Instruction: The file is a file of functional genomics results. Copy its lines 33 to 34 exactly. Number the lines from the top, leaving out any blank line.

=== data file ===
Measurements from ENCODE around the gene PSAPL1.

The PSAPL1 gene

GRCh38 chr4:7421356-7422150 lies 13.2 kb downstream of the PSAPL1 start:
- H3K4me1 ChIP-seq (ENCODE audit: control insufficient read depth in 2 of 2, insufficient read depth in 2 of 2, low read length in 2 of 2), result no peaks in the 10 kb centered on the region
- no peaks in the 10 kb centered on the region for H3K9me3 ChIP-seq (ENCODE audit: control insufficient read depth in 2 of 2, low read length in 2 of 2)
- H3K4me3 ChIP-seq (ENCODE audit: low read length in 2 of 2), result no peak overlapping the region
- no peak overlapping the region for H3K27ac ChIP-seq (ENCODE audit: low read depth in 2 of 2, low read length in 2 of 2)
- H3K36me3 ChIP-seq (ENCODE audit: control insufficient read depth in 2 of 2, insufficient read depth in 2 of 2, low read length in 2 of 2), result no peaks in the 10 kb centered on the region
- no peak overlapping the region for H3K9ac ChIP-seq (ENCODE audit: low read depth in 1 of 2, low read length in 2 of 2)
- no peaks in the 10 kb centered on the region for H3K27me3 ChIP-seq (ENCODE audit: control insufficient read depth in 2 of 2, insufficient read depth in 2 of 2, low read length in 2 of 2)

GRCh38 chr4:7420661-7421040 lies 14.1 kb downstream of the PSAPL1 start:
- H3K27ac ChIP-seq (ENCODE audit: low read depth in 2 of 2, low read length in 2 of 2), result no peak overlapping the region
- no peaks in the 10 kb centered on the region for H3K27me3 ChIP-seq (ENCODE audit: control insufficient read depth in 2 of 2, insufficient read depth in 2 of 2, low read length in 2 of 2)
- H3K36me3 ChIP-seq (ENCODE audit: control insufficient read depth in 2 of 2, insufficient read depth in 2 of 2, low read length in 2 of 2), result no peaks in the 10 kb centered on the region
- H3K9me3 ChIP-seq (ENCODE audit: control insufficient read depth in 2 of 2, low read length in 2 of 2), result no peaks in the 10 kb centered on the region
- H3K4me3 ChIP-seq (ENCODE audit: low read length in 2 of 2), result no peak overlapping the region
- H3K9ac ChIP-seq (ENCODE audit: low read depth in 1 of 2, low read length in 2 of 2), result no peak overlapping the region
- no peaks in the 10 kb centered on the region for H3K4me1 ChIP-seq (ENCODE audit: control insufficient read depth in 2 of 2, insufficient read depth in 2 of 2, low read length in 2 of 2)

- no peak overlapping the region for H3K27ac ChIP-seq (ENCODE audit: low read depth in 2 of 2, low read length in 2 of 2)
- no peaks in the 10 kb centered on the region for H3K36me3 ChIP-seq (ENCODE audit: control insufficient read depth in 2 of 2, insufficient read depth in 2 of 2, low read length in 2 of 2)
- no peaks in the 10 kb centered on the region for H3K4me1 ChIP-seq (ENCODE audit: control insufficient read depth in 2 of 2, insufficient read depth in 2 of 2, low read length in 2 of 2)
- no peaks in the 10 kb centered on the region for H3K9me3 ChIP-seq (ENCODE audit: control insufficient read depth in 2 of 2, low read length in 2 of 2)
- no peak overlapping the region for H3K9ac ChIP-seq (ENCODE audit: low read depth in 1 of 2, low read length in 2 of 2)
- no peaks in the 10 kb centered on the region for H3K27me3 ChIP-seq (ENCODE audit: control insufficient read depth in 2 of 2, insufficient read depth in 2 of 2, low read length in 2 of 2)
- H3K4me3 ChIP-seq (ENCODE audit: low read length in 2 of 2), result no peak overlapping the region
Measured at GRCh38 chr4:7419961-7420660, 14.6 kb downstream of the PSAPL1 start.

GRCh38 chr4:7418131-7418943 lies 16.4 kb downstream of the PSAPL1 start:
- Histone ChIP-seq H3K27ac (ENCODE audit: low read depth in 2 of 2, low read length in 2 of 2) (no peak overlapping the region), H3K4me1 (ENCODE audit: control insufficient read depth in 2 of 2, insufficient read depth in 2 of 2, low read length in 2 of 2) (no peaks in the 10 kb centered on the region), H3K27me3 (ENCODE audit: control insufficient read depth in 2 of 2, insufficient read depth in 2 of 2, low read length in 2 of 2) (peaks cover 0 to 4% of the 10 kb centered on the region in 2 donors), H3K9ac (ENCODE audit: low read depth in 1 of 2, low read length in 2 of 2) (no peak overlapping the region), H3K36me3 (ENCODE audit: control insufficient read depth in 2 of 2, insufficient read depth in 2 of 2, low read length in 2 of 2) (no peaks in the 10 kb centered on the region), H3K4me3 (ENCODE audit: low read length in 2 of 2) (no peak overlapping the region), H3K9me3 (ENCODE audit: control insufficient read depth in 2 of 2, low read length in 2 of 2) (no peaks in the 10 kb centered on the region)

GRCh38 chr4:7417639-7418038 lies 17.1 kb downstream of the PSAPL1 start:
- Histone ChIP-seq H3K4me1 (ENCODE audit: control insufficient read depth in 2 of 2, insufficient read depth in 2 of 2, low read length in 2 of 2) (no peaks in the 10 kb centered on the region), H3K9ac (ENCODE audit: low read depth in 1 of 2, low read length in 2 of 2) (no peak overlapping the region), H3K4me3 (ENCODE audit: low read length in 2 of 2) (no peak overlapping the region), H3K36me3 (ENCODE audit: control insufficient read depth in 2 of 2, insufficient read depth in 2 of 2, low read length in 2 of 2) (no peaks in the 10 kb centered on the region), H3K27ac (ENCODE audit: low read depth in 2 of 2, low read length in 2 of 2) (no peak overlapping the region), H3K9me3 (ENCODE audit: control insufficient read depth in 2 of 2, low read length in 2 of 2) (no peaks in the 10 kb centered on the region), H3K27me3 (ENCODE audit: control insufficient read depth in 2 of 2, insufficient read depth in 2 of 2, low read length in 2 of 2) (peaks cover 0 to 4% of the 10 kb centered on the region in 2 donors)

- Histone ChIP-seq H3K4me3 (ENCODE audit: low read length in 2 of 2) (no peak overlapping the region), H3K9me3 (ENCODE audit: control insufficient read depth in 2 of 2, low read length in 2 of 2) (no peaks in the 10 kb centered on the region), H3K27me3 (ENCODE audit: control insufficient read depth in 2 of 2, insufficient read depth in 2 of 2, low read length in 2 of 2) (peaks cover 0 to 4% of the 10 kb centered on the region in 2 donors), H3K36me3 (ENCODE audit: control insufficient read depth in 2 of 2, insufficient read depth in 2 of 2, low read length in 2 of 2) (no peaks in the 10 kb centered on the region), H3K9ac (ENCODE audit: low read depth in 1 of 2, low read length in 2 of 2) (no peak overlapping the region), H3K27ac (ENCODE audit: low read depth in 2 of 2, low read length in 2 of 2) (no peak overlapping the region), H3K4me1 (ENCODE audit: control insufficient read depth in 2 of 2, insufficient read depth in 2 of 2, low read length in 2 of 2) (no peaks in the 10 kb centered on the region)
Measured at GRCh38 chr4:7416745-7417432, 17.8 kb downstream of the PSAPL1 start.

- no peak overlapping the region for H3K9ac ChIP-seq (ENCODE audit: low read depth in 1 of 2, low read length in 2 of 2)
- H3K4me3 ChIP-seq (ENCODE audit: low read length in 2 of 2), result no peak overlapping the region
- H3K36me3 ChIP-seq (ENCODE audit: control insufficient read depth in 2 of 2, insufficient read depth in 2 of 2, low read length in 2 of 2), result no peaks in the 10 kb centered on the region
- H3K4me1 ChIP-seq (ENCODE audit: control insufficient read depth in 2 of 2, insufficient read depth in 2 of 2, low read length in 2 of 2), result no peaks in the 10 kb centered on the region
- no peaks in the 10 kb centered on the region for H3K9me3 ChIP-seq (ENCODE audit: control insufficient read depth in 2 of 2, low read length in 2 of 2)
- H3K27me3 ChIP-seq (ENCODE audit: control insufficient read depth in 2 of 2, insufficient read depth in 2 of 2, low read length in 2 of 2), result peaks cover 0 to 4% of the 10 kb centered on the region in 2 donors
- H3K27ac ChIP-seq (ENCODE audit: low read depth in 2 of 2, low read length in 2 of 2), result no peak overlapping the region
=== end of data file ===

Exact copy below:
- no peak overlapping the region for H3K9ac ChIP-seq (ENCODE audit: low read depth in 1 of 2, low read length in 2 of 2)
- H3K4me3 ChIP-seq (ENCODE audit: low read length in 2 of 2), result no peak overlapping the region